Jay Milder

Jay Milder
(1934-)

Selected Exhibitions:

2005
Celebration, Lohin Geduld Gallery, New York, NY

2004
Lohin Geduld Gallery, New York, NY (solo)

2003
Museum of Modern Art, Salvador, Bahia, Brazil (solo)
Selections, Lohin Geduld Gallery, New York, NY

2001
Andre Zarre Gallery, New York, NY (solo) 2000
Reina Sofia Museum, Madrid, Spain

1999
Museum of Fine Arts, Rio de Janeiro, Brazil (solo)
Hugo Pagano Gallery, New York, NY

1998
Elizabeth Harris Gallery, New York, NY

1997
Retrospective show, Hugo Pagano Gallery, New York, NY (solo)

1996
Horace Richter Gallery, Tel Aviv, Israel (solo)

1995
Kathleen Ross Gallery Soho, New York, NY

1994
Alitash Kebede Gallery, Los Angelos, CA (solo)

1993
Greenville Museum, Greenville, SC

1992
Retrospective 1958-92, tour (solo)

1991
Private Stories, Alitash Kebede Fine Art, Los Angeles, CA

1990
Horace Richter Gallery, Jaffa, Israel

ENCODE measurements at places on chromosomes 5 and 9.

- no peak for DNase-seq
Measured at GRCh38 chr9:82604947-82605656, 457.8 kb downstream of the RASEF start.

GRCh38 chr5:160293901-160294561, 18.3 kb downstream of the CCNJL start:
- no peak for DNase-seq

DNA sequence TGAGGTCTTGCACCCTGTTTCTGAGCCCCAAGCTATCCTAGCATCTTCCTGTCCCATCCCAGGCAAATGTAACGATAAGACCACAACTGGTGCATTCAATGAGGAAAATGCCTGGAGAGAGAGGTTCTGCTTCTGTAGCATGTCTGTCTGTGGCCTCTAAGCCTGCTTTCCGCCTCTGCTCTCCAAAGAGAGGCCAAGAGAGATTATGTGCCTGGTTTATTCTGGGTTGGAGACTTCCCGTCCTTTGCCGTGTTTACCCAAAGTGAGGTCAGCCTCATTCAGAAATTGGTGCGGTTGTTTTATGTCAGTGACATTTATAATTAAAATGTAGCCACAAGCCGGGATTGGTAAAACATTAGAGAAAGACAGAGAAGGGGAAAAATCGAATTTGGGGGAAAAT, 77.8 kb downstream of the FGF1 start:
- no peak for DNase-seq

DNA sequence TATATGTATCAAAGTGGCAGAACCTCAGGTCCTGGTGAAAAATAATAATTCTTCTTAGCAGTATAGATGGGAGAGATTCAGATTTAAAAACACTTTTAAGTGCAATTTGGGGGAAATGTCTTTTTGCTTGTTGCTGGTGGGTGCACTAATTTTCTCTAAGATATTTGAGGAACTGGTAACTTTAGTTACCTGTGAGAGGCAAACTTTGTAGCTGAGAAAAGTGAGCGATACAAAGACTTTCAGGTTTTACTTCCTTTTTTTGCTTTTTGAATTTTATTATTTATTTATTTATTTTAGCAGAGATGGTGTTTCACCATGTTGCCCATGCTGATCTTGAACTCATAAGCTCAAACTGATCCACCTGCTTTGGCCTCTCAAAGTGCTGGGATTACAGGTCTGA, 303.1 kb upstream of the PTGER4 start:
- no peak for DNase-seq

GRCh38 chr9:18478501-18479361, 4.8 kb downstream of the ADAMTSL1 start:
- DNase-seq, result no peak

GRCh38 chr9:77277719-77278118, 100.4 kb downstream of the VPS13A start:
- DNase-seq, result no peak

The Expanding Figurative Imagination, Anita Shapolsky Gallery, New York, NY

1988
Girgis & Klym Gallery, Fitzroy, Australia (solo)
Eleonore Austerer Fine Art, San Mateo, CA (solo)

1987 “
Jay Milder–Messiah on the IND”, tour

1986
Sid Deutsch Gallery, New York, NY (solo)
Richard Green Gallery, New York, NY (solo)
Gallery Four, Charlotte, VA (solo)

Biography:

Born in Omaha, Nebraska, he became a noted abstract painter in the New York art scene from 1958 when he, Bob Thompson, and Red Grooms founded City Gallery. They were all influenced by Abstract Expressionism, but closer to Willem De Kooning than Jackson Pollock because all three were committed to figurative work.

As a child he was influenced by both the Hasidic mysticism of his ancestors and by the black dominated jazz night clubs he frequented in North Omaha. In the early 1950s he studied in Paris with Ossip Zadkine and Andre Lhote but was most influenced by the abstract work of Chaim Soutine, who had died a decade earlier.

In the 1960s, Milder found himself increasingly an outsider because he had little interest in prevalent styles, Minimalism and Pop Art. He and others formed a group the called Rhino Horn, a loose association of figurative artists who painted in Expressionist style. In the 1970s, with the return of figurative painting in public acceptance, he felt more in the mainstream.